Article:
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Middle Manager Syndrome

You probably heard about the once famous “Middle Child Syndrome,” which refers to the challenges middle children face with their parents paying much more attention to a firstborn and the baby of the family, leaving them to find their way by themselves. Recently reading about it in an article made me think we have the same phenomenon in the workplace.

We can call it “Middle Manager Syndrome.”

I’ve seen it many times when Middle Managers are stuck between the desire to help, protect, and develop teams they are leading and also being pressured by the C-Level executives to get results no matter what.

Not an easy place to be!

Add to it the fact that C-Suits bosses sometimes see themselves as flawless and ask me “to fix” the middle managers who do not produce the expected results.

The most radical solution for this problem (if we want to stay within the boundaries of the law) is to find another company that provides middle managers with coaching, development opportunities and support.

But if that is not an option, maybe one of the following tips can be helpful:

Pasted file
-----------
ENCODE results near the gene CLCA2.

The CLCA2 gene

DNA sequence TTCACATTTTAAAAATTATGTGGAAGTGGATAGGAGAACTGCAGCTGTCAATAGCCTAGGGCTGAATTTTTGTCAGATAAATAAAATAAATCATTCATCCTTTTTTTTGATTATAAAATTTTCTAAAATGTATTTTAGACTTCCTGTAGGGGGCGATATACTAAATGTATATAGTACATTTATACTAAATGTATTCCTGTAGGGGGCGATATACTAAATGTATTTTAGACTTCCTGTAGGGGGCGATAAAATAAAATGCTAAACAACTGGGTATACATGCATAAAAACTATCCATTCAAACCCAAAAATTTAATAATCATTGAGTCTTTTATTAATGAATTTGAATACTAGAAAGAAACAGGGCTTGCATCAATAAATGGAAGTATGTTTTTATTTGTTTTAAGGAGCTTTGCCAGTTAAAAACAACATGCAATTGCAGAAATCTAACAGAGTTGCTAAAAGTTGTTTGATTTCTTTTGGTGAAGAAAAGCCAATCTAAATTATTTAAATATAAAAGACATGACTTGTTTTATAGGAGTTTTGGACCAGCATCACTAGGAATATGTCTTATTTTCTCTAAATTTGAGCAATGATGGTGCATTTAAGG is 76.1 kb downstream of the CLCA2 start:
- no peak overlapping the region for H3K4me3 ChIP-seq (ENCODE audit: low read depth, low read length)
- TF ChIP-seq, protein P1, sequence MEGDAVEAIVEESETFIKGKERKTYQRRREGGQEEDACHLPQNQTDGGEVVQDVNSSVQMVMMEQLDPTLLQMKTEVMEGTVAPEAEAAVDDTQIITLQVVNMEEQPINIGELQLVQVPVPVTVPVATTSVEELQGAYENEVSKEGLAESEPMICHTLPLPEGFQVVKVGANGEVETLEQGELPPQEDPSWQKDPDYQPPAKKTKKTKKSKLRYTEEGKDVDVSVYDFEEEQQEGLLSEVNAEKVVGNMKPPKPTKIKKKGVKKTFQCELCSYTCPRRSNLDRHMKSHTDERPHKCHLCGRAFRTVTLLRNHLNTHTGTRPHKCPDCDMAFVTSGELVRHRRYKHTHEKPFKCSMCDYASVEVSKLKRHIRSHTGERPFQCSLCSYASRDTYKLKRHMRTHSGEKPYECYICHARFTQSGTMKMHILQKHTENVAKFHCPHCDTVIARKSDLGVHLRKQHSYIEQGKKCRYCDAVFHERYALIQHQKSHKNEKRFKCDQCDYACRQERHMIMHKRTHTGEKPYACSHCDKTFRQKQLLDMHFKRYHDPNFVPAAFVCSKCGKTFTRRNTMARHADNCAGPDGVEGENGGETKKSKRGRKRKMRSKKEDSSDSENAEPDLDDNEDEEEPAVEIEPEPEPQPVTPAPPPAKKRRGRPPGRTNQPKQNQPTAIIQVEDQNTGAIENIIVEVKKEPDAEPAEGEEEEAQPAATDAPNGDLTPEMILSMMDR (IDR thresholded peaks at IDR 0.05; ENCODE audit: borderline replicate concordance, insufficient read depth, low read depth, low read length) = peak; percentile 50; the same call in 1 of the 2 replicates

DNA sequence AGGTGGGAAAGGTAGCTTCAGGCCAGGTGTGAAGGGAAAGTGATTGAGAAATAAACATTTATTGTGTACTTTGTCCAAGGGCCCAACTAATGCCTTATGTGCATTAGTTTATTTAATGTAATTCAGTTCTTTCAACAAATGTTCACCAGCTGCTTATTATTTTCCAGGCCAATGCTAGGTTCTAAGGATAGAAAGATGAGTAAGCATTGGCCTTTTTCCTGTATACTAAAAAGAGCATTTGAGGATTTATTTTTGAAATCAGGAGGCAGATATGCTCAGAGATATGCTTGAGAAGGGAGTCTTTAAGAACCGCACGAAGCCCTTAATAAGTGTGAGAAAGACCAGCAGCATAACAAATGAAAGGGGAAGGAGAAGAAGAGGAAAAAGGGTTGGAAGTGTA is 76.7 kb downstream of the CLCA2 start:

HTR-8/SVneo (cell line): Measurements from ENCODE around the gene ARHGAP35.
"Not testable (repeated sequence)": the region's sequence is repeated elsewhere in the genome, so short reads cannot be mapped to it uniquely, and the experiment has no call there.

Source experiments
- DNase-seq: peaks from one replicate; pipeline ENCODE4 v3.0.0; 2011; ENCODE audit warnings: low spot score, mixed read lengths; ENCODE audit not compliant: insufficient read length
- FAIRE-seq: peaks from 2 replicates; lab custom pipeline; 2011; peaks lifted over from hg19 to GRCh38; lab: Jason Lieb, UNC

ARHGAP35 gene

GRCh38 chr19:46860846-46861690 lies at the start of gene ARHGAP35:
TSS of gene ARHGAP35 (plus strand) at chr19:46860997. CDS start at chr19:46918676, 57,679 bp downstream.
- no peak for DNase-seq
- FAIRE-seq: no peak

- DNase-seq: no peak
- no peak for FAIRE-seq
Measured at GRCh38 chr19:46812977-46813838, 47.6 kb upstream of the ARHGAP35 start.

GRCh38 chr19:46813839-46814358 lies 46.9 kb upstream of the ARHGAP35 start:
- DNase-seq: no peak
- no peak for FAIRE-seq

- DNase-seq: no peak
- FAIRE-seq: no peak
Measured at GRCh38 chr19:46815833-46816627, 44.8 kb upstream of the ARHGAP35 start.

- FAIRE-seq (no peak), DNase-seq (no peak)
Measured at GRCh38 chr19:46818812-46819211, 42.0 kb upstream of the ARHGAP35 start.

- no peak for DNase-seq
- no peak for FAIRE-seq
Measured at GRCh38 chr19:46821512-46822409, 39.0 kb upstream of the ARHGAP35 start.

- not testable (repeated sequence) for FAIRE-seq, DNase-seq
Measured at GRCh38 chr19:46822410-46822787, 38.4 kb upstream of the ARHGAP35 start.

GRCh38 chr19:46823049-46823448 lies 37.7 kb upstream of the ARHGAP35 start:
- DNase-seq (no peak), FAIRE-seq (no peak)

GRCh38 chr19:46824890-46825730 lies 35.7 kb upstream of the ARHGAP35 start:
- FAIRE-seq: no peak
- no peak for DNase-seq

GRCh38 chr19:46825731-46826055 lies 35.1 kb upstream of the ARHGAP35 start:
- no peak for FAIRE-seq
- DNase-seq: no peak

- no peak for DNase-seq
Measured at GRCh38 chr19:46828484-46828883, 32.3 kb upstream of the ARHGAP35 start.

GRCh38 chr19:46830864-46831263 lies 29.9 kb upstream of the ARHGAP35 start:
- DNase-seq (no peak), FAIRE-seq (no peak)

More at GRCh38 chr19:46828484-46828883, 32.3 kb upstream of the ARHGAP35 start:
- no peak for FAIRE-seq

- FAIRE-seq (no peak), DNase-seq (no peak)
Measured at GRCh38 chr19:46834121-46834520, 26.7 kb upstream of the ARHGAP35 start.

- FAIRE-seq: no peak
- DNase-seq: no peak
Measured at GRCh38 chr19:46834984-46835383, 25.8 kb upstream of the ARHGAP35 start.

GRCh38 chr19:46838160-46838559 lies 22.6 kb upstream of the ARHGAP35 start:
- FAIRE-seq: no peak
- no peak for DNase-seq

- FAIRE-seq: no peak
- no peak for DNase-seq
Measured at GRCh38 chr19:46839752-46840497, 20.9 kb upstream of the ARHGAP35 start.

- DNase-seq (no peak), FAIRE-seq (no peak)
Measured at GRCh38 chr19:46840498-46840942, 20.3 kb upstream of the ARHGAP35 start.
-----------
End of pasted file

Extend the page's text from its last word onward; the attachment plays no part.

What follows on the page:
✔ Don’t suffer in silence. Make a case for what kind of changes you propose and what benefits it will create for you, your team, and the entire company. Executives rarely like listening to complaints but will be much more open to hearing a solution-based pitch.

✔ Don’t suffer alone. The more your team members will understand your position, the more they will be able to help. Sharing your struggles is not a sign of weakness but a sign of trust in your people. Creativity often starts with a request for help.

✔ Don’t suffer. Period. If the C-level managers remain deaf to all your requests, stop looking up and start looking around. I bet other middle managers in your company are feeling very similar. Who said your coach or mentor should be higher in the corporate hierarchy? Peer coaching is a fantastic tool to lend you a hand when you are looking for a different perspective, new ideas, or just getting confirmation that you are not alone.


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